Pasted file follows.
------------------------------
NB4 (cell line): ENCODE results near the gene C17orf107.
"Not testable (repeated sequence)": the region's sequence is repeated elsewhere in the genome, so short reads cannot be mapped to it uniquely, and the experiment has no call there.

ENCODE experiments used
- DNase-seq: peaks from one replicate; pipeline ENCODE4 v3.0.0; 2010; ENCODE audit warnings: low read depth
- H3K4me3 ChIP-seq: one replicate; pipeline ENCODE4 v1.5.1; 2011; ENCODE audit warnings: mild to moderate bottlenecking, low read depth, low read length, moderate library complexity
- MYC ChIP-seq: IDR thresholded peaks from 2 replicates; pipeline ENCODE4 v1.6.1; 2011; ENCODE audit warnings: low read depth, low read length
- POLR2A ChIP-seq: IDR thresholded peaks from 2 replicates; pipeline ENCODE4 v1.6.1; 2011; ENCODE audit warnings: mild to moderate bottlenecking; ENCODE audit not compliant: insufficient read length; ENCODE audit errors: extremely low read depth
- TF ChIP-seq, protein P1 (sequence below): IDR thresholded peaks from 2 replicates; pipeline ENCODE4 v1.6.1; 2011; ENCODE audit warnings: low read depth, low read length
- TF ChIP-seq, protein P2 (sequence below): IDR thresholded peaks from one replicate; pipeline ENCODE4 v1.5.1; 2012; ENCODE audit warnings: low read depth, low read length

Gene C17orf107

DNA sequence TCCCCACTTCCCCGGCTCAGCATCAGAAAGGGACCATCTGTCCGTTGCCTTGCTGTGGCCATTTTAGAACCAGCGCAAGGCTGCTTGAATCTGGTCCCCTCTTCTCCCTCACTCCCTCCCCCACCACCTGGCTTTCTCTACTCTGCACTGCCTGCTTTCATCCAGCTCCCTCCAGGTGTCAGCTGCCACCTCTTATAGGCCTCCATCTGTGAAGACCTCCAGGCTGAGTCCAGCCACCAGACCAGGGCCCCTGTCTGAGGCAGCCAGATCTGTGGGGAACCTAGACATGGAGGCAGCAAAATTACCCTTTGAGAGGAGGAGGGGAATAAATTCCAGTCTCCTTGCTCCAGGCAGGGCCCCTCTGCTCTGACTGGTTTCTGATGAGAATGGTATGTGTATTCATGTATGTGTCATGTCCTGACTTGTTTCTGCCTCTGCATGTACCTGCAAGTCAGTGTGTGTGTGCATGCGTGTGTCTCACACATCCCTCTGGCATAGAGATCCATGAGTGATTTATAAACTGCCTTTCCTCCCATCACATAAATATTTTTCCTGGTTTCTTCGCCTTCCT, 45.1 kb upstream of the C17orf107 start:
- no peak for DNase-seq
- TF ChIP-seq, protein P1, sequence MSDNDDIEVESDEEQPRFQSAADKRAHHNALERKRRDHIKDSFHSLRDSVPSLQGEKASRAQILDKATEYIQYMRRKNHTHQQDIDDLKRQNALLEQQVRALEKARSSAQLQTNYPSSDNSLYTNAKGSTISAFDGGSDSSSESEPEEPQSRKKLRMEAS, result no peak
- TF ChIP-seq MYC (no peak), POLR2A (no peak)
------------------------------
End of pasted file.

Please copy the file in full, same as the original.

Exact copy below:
NB4 (cell line): ENCODE results near the gene C17orf107.
"Not testable (repeated sequence)": the region's sequence is repeated elsewhere in the genome, so short reads cannot be mapped to it uniquely, and the experiment has no call there.

ENCODE experiments used
- DNase-seq: peaks from one replicate; pipeline ENCODE4 v3.0.0; 2010; ENCODE audit warnings: low read depth
- H3K4me3 ChIP-seq: one replicate; pipeline ENCODE4 v1.5.1; 2011; ENCODE audit warnings: mild to moderate bottlenecking, low read depth, low read length, moderate library complexity
- MYC ChIP-seq: IDR thresholded peaks from 2 replicates; pipeline ENCODE4 v1.6.1; 2011; ENCODE audit warnings: low read depth, low read length
- POLR2A ChIP-seq: IDR thresholded peaks from 2 replicates; pipeline ENCODE4 v1.6.1; 2011; ENCODE audit warnings: mild to moderate bottlenecking; ENCODE audit not compliant: insufficient read length; ENCODE audit errors: extremely low read depth
- TF ChIP-seq, protein P1 (sequence below): IDR thresholded peaks from 2 replicates; pipeline ENCODE4 v1.6.1; 2011; ENCODE audit warnings: low read depth, low read length
- TF ChIP-seq, protein P2 (sequence below): IDR thresholded peaks from one replicate; pipeline ENCODE4 v1.5.1; 2012; ENCODE audit warnings: low read depth, low read length

Gene C17orf107

DNA sequence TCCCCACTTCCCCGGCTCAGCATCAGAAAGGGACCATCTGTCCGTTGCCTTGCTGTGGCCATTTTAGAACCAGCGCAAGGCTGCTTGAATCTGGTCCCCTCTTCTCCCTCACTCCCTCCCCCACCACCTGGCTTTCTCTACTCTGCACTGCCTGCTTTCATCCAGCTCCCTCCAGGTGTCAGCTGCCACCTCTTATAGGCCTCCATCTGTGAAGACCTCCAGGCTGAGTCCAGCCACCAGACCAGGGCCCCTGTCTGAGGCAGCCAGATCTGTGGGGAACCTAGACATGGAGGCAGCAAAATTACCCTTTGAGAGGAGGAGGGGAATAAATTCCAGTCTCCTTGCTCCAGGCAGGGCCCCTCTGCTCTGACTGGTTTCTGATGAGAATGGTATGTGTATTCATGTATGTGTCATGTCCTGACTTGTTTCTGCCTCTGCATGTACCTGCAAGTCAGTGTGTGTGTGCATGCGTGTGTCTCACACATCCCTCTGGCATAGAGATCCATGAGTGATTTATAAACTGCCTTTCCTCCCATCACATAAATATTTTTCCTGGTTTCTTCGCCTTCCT, 45.1 kb upstream of the C17orf107 start:
- no peak for DNase-seq
- TF ChIP-seq, protein P1, sequence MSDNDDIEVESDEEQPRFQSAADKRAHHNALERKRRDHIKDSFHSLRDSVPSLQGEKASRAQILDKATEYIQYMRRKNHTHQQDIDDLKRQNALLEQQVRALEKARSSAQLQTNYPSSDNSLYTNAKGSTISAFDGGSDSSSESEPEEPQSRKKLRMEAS, result no peak
- TF ChIP-seq MYC (no peak), POLR2A (no peak)